When the Image IS the Story

National Geographic cover image

Cover and image courtesy of National Geographic

This article was previously published on our sister blog at Engagious.com.

I was recently floored when I laid my eyes on the image adorning the June cover of National Geographic. It was one of those images that took a few seconds to sink in and once it did, I couldn’t take my eyes off of it. Here’s the interesting backstory on it if you’re interested. The cover and cover story kicked off a new initiative by the magazine, called Planet or Plastic, to raise awareness for and fund studies on the negative impact plastic is having on the planet.

National Geographic has built a reputation on impactful cover images, and this image, in particular, encapsulates the potent power an image can possess to engage readers and illicit an emotional response. But, given my and the business communication world’s infatuation with storytelling, when I looked at this image, my brain went right to the question of whether an image like this can tell a story, all on its own. I have my own take on that (which I’ll share a bit later) but first, I wanted to hear what some of the amazing storytelling experts we’ve spoken with in the past had to say about it:

Kristin Luck, Serial Entrepreneur, Growth Hacking Consultant and Storyteller:

The idea of images as a storytelling vehicle is indisputable in my opinion. Dating back to the Neolithic era, you can see clear examples of this in Tassili n’Ajjer in south-east Algeria, where there are over 15,000 rock engravings depicting large wild animals, cattle herds and humans engaging in activities such as hunting and dancing. Each of these images tells a story. Likewise, if you look at the world of performance art, and particularly the work of Marina Abramovic, you’ll see how sitting across from a stranger, in complete silence (as Abramovic did in her MOMA exhibition “The Artist is Present”) can tell a story without any words. Sometimes, the most powerful stories require just a tiny bit of imagination and suspension of disbelief. Not every story can be told with words.

Carla Johnson, Storyteller, Speaker and Prolific Author:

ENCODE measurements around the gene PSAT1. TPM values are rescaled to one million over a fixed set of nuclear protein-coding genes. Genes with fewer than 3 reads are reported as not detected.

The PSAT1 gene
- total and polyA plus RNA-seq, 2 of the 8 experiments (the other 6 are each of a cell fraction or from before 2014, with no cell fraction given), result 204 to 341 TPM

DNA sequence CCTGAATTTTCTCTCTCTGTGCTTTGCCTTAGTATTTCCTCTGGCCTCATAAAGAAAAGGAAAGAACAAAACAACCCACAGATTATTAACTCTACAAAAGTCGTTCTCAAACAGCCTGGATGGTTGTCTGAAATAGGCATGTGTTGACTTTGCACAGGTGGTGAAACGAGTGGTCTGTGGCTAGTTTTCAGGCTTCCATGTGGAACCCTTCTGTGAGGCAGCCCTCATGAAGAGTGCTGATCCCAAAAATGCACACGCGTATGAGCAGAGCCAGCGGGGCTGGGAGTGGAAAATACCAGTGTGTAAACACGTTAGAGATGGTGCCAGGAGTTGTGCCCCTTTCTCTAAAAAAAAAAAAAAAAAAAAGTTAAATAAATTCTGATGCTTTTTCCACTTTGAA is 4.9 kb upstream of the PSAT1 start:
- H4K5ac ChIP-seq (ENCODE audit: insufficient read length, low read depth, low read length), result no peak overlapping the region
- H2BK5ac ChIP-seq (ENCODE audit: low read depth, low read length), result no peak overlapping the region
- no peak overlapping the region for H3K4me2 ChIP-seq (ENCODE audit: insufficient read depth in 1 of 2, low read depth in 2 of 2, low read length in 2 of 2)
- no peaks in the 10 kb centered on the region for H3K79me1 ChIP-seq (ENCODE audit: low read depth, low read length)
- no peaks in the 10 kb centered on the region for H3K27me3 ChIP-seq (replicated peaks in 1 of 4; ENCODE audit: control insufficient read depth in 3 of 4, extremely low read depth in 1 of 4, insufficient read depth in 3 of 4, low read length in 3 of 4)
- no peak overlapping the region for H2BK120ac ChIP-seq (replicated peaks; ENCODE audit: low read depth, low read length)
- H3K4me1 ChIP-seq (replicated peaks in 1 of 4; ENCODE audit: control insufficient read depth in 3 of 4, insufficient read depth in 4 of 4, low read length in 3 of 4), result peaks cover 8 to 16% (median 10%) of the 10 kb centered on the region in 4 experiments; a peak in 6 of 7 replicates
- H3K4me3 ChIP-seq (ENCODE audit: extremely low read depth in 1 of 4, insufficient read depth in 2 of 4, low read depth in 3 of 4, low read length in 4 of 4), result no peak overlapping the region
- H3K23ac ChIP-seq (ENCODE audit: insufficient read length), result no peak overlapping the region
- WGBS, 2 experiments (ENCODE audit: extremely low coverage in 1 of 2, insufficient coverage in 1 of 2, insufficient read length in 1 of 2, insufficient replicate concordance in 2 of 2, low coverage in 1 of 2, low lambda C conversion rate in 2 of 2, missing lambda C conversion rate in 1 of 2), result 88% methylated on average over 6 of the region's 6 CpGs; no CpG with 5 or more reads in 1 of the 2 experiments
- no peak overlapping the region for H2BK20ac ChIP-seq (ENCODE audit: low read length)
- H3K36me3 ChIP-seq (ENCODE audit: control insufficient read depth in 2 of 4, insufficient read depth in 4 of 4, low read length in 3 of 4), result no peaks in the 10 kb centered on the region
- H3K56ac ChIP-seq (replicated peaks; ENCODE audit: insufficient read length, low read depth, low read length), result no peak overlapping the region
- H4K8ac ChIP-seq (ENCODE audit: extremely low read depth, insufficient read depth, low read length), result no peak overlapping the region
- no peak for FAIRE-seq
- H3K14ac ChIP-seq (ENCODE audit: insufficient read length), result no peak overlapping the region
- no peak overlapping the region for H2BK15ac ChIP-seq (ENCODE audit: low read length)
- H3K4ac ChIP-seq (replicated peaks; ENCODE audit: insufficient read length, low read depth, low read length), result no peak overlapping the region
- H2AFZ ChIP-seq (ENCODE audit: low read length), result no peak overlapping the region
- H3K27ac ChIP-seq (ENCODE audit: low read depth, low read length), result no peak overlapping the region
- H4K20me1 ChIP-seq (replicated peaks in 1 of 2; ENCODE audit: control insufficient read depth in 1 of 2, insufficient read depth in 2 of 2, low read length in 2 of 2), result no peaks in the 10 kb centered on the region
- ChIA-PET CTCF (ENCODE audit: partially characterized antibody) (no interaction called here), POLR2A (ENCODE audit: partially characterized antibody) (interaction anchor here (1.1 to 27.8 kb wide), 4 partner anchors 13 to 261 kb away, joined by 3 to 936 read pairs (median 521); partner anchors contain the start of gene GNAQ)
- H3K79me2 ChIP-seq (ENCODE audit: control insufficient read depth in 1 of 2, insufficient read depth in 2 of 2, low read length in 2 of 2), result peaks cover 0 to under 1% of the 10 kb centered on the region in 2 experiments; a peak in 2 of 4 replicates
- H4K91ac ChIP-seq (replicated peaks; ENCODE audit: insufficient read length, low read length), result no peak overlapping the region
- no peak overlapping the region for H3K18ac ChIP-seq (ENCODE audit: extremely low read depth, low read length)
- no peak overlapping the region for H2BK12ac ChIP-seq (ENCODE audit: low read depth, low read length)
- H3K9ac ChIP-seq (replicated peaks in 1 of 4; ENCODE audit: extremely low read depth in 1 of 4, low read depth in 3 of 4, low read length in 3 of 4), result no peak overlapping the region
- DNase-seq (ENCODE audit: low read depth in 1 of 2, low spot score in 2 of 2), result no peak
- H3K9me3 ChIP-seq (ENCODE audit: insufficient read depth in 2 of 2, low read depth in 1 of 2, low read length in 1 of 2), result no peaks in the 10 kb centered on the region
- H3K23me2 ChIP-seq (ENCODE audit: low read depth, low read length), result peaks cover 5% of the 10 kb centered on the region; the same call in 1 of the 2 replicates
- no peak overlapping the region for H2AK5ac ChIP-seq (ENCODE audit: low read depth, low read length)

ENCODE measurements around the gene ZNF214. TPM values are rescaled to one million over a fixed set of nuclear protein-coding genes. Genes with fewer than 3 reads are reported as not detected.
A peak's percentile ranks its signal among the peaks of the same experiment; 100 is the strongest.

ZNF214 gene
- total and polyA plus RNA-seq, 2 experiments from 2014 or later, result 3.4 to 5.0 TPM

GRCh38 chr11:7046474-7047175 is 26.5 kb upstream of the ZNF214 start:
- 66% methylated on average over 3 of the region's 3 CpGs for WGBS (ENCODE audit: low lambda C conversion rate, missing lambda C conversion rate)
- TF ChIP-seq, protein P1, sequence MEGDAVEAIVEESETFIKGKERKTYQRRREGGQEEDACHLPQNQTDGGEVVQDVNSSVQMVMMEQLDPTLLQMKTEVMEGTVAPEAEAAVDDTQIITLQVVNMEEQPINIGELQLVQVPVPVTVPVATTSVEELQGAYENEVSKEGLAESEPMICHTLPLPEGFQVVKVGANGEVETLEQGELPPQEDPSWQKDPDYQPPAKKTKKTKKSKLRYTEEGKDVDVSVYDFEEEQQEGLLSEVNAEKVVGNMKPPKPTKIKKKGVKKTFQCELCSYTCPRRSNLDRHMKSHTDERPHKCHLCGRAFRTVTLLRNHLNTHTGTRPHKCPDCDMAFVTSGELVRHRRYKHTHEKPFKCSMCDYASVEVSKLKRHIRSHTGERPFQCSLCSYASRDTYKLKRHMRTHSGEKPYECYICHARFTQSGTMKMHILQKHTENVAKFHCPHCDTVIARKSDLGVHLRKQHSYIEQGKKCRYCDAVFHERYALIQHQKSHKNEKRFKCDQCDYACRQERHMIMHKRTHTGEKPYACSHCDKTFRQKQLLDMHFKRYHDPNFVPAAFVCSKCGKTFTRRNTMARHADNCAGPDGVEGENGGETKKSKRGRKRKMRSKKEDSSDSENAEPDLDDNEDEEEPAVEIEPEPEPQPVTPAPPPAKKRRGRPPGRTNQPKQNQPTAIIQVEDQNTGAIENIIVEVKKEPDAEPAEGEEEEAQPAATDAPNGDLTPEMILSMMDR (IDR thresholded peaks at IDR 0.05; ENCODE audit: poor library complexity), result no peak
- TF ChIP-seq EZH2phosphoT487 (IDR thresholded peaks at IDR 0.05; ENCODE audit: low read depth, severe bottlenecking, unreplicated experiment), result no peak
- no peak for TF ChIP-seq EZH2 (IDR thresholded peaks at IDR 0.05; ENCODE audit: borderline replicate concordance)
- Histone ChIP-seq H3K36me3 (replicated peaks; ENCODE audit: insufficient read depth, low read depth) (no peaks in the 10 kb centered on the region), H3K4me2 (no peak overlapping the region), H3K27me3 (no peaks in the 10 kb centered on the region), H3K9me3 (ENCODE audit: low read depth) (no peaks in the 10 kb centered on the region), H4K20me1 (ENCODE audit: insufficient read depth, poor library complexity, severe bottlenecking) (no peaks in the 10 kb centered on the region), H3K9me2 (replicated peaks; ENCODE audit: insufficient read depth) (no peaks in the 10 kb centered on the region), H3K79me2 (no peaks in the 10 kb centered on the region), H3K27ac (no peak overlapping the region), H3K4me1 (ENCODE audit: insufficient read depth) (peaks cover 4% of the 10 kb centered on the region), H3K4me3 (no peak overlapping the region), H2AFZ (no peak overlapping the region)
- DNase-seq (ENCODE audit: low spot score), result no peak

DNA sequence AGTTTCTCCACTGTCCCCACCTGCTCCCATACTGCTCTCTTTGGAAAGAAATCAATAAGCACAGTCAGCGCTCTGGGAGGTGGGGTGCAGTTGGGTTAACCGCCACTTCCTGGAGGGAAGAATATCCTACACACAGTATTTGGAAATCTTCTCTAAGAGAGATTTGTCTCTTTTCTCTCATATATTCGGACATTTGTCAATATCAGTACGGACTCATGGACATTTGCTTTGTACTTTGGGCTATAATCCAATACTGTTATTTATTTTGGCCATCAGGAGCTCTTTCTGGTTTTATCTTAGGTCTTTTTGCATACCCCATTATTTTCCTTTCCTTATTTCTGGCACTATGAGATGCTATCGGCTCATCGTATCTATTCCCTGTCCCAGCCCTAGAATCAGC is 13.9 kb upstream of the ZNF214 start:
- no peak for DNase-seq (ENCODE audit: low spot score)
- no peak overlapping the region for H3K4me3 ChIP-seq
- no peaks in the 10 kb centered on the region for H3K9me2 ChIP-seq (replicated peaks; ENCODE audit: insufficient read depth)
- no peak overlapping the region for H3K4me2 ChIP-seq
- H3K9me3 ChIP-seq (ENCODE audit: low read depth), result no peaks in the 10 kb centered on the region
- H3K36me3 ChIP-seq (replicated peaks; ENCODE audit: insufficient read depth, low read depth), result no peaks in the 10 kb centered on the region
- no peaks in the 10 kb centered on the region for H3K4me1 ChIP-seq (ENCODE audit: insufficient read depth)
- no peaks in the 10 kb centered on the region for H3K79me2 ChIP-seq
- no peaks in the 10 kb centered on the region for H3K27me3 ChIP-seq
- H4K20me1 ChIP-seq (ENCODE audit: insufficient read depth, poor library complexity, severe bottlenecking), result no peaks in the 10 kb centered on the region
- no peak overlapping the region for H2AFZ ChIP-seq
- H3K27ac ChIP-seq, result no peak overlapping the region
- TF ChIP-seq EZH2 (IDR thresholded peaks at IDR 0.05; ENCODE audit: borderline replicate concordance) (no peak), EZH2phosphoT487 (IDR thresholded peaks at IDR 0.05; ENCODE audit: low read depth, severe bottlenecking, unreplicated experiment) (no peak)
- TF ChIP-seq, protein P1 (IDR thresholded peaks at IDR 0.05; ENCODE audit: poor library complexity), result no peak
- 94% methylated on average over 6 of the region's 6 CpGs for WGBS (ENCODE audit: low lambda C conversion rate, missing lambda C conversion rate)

Can a single image tell a story? If it’s the right image, absolutely. This is what visual art through the ages has always done. Consider Michelangelo’s “The Creation of Adam”, Picasso’s La Guernica or Wood’s “American Gothic.” These are all examples of powerful images that tell a story. And just like written stories, the more times we revisit them, the more they reveal to us.

Can a single image tell the whole story? No. The purpose behind an image is to provoke emotion so we pay attention. When that happens, we pay attention to the emotion, and how we perceive the story based on what the image means to us. But even complex images can’t convey all that a story entails.

Paul Smith, Business Storytelling Speaker and Trainer, Author of Lead with a Story and Sell with a Story:

Can a picture tell a story? Of course it can. If you’ve ever seen a Normal Rockwell painting on the cover of a Saturday Evening Post magazine, you’ve seen what that looks like. But not just any picture tells a story. For example, I don’t know if the (National Geographic) picture tells a story. I think it communicates an analogy — the analogy of the iceberg that only 10% of a problem is visible while the other 90% is hidden. But that’s an analogy, not a story.

For a picture to tell a story, the single image must not only make it clear what’s going on at the moment the picture was taken, but what must have happened before and what will likely happen after. That’s what makes it a story — you can infer the beginning, middle, and end of the story from the picture in the middle of the story. (Or, it could be at the end.)

Interesting perspectives by each of our experts with points I hadn’t even considered when I first laid eyes on this image. And now my two cents… I tend to agree with our experts that an image can definitely tell a story. But unlike a story we read or hear, I think an image requires a lot more of its viewer to put the pieces of the story together. And those pieces can be interpreted and assembled differently depending on each viewer’s perceptions, experiences and memories. When I view this cover image, I’m reminded of the times I used to go pier fishing with my family in the Outer Banks of North Carolina. I’d look out from the pier and see nature’s vastness and beauty, but would then look down and see all the floating trash piled up next to the pier. This is engrained in the story of this image for me. The story that comes to mind for you when you look at this image may be totally different. Do only some images tell stories? Do images only tell part of a story? Do images tell different stories to different viewers? Tell us what you think at #BeEngagious or add a comment on our LinkedIn page.